PHOTO: A koala sleeps in a tree in the bush, January 2013.(Flickr: Degilbo on flickr)
The iconic koala is renowned as a nocturnal tree-hugger that sleeps a lot and is fussy about which eucalyptus leaves to eat.
However, the latest research suggests efforts to save koalas from extinction by protecting their habitat may be barking up the wrong tree.
Dr Matthew Crowther from the University of Sydney questions the efficacy of koala management plans that focus solely on preventing the loss of food trees or restoring food species habitat lost to development.
“It is not just food species – you have to have a combination of trees that have thicker foliage,” he said.
“Also – and this is a bit more controversial – the shelter trees need to be bigger trees, and trees don’t grow overnight.”
Dr Crowther has led a team, including scientists from the New South Wales Office of Heritage and Environment, the Australian National University and Murdoch University, that has been analysing three years’ worth of data from Global Positioning System (GPS) tracking collars on koalas around Gunnedah in north-western New South Wales.
The research suggests koalas are using different types of trees at night from those they use in the daytime, and often trees in which they cannot feed.
“In Gunnedah they can be in casuarina trees, they can be in kurrajong trees, not necessarily trees that they like to eat from,” Dr Crowther said.
The research, published in the journal Ecography, confirms what has long been suspected: that in the daytime koalas choose bigger trees with thicker foliage for the purposes of thermoregulation.
“If it is really hot they have to go to trees down in gullies, and often they want to go into bigger trees during the day, and trees which have a lot more shelter that keep them protected from the heat,” Dr Crowther said.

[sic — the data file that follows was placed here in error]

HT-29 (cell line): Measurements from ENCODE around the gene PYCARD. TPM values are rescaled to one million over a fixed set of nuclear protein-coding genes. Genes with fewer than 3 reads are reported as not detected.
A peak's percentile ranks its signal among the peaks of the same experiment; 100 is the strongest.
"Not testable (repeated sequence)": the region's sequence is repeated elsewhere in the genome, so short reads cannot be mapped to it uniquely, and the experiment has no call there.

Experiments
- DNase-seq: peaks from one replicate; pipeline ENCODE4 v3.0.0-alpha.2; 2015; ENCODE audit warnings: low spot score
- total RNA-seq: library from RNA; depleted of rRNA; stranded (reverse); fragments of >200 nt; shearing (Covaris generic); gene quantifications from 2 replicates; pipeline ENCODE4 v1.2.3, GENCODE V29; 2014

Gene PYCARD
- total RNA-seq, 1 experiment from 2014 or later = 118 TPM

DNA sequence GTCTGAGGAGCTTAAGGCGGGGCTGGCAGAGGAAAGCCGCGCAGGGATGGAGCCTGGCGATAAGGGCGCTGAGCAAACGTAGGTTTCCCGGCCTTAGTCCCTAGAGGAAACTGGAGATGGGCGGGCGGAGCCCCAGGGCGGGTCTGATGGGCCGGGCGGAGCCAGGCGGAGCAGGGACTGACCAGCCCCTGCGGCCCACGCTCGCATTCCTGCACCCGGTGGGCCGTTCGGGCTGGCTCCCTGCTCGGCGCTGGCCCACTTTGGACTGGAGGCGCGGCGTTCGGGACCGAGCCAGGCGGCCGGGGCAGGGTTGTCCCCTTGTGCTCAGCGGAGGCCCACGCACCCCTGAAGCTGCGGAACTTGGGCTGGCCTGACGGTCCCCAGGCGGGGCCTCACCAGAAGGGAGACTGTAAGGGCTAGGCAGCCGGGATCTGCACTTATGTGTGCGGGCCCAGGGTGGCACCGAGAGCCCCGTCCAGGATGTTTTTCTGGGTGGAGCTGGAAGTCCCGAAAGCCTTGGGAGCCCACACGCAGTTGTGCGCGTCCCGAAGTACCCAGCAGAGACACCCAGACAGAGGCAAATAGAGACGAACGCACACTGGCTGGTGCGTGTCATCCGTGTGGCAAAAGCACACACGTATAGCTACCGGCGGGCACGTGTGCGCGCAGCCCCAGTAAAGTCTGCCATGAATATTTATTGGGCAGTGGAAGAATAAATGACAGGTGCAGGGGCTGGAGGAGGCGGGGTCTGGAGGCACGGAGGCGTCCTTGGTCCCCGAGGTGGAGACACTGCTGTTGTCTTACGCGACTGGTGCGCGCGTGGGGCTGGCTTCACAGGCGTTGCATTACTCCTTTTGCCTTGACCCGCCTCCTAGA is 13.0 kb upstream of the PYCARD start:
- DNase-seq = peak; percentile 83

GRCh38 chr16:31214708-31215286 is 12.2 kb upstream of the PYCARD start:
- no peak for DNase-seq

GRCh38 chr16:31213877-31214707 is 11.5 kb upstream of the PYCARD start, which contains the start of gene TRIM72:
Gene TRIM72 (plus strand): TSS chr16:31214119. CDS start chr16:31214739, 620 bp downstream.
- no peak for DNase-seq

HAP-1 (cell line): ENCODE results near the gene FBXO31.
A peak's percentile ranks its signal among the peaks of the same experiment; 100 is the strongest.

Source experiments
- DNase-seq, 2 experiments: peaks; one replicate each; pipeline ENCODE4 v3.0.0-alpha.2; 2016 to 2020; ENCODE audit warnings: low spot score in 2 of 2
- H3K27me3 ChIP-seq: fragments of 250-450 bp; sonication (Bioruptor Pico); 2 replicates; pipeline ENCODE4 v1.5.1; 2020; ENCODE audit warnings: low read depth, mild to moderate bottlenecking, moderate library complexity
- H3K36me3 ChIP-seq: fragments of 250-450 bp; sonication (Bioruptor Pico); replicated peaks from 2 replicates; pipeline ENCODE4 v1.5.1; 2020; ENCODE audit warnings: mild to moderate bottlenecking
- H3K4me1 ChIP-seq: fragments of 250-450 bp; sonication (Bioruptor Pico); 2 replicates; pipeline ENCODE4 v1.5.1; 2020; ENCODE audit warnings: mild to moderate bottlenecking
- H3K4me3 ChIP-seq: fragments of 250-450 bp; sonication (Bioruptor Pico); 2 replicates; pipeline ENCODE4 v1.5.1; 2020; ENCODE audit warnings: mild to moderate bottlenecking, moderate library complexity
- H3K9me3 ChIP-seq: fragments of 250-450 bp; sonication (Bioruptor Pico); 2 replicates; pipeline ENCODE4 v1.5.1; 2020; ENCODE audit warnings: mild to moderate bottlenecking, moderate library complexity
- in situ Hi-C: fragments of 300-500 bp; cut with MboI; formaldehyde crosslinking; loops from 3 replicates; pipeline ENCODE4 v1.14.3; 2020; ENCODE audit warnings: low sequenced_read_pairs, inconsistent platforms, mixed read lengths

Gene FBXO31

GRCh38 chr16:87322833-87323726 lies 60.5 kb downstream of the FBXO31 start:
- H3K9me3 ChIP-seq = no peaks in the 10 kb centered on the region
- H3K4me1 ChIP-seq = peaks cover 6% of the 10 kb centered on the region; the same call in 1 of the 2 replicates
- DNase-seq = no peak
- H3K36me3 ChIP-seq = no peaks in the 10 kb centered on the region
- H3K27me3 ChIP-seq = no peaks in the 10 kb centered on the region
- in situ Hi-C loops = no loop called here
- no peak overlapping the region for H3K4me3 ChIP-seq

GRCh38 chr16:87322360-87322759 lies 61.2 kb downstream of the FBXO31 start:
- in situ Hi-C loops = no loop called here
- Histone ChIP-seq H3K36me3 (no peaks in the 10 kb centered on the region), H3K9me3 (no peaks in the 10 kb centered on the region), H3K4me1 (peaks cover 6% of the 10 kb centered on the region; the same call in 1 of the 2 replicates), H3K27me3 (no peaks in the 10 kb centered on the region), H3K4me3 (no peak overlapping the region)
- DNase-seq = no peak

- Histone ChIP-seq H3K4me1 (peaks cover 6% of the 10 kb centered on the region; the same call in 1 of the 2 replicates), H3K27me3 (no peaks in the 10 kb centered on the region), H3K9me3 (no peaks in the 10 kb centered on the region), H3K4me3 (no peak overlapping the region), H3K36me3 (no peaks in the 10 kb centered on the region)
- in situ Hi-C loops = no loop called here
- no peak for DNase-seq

Without shelter, koalas dying in heat
Dr Crowther says that in the patchy rural landscape of the rich Liverpool Plains near Gunnedah, koala survival may depend on those larger, mature trees.
“The problem is when you get a week of days over 40 degrees, which does happen in Gunnedah, you tend to get koalas dying,” he said.
“They can’t get shelter from the heat, they can’t maintain their water requirements, and you will find koalas dead and dying at the base of trees.”
They can’t get shelter from the heat, they can’t maintain their water requirements, and you will find koalas dead and dying at the base of trees.
Dr Matthew Crowther
Dr Crowther says the findings are significant for ensuring the survival of koala populations right up into Queensland, and show the importance of continuing research into even those animals that are thought to be well understood.
The tree-use study could mean that habitat restoration, or biobanking proposals based on planting food trees, are doomed to fail unless mature older trees required for shelter are also maintained.
The finding could be highly significant for Gunnedah, which the local council calls the “koala capital of the world”, and where a number of major mining projects are under consideration.
The environmental statement for one open-cut coal mine proposal, the Shenhua Watermark mine 25 kilometres south-east of Gunnedah, is proposing a habitat-replacement deal.
The environmental impact statement for the project says koala habitat must be removed because coal lies beneath.
By Nonee Walsh | First posted Thu 3 Oct 2013, 8:16am AEST | Updated Thu 3 Oct 2013, 8:30am AEST